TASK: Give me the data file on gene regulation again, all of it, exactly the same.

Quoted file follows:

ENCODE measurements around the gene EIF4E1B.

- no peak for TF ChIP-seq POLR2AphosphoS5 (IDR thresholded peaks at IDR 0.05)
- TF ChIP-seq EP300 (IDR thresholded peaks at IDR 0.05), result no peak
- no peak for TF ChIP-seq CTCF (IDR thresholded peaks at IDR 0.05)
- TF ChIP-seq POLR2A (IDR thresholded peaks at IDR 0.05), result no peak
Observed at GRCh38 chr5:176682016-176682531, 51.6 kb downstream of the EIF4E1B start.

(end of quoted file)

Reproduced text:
ENCODE measurements around the gene EIF4E1B.

- no peak for TF ChIP-seq POLR2AphosphoS5 (IDR thresholded peaks at IDR 0.05)
- TF ChIP-seq EP300 (IDR thresholded peaks at IDR 0.05), result no peak
- no peak for TF ChIP-seq CTCF (IDR thresholded peaks at IDR 0.05)
- TF ChIP-seq POLR2A (IDR thresholded peaks at IDR 0.05), result no peak
Observed at GRCh38 chr5:176682016-176682531, 51.6 kb downstream of the EIF4E1B start.